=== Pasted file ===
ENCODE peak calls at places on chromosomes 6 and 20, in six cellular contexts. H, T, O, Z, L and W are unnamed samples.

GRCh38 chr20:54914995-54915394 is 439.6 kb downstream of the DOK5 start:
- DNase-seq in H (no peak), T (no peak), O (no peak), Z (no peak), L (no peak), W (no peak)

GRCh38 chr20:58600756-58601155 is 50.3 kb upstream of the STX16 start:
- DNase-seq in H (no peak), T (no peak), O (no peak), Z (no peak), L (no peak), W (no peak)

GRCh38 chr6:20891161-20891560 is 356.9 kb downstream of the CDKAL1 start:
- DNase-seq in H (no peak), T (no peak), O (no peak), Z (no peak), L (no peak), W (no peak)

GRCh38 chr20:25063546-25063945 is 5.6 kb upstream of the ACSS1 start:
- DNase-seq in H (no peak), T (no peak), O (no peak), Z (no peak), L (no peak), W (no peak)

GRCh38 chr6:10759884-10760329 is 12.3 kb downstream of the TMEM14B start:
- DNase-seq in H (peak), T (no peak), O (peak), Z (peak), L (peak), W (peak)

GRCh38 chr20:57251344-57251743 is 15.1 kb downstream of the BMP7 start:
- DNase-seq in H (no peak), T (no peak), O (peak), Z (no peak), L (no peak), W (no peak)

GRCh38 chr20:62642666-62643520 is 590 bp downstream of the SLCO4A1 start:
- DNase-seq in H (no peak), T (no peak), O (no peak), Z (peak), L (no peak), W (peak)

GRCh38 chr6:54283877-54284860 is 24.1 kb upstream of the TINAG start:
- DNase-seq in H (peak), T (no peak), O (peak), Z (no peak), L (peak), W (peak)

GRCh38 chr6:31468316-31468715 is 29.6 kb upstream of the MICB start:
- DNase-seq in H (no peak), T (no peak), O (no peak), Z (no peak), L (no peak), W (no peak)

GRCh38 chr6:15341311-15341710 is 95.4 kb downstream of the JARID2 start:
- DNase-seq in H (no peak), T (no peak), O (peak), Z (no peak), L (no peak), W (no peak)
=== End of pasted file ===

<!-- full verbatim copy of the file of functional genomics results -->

ENCODE peak calls at places on chromosomes 6 and 20, in six cellular contexts. H, T, O, Z, L and W are unnamed samples.

GRCh38 chr20:54914995-54915394 is 439.6 kb downstream of the DOK5 start:
- DNase-seq in H (no peak), T (no peak), O (no peak), Z (no peak), L (no peak), W (no peak)

GRCh38 chr20:58600756-58601155 is 50.3 kb upstream of the STX16 start:
- DNase-seq in H (no peak), T (no peak), O (no peak), Z (no peak), L (no peak), W (no peak)

GRCh38 chr6:20891161-20891560 is 356.9 kb downstream of the CDKAL1 start:
- DNase-seq in H (no peak), T (no peak), O (no peak), Z (no peak), L (no peak), W (no peak)

GRCh38 chr20:25063546-25063945 is 5.6 kb upstream of the ACSS1 start:
- DNase-seq in H (no peak), T (no peak), O (no peak), Z (no peak), L (no peak), W (no peak)

GRCh38 chr6:10759884-10760329 is 12.3 kb downstream of the TMEM14B start:
- DNase-seq in H (peak), T (no peak), O (peak), Z (peak), L (peak), W (peak)

GRCh38 chr20:57251344-57251743 is 15.1 kb downstream of the BMP7 start:
- DNase-seq in H (no peak), T (no peak), O (peak), Z (no peak), L (no peak), W (no peak)

GRCh38 chr20:62642666-62643520 is 590 bp downstream of the SLCO4A1 start:
- DNase-seq in H (no peak), T (no peak), O (no peak), Z (peak), L (no peak), W (peak)

GRCh38 chr6:54283877-54284860 is 24.1 kb upstream of the TINAG start:
- DNase-seq in H (peak), T (no peak), O (peak), Z (no peak), L (peak), W (peak)

GRCh38 chr6:31468316-31468715 is 29.6 kb upstream of the MICB start:
- DNase-seq in H (no peak), T (no peak), O (no peak), Z (no peak), L (no peak), W (no peak)

GRCh38 chr6:15341311-15341710 is 95.4 kb downstream of the JARID2 start:
- DNase-seq in H (no peak), T (no peak), O (peak), Z (no peak), L (no peak), W (no peak)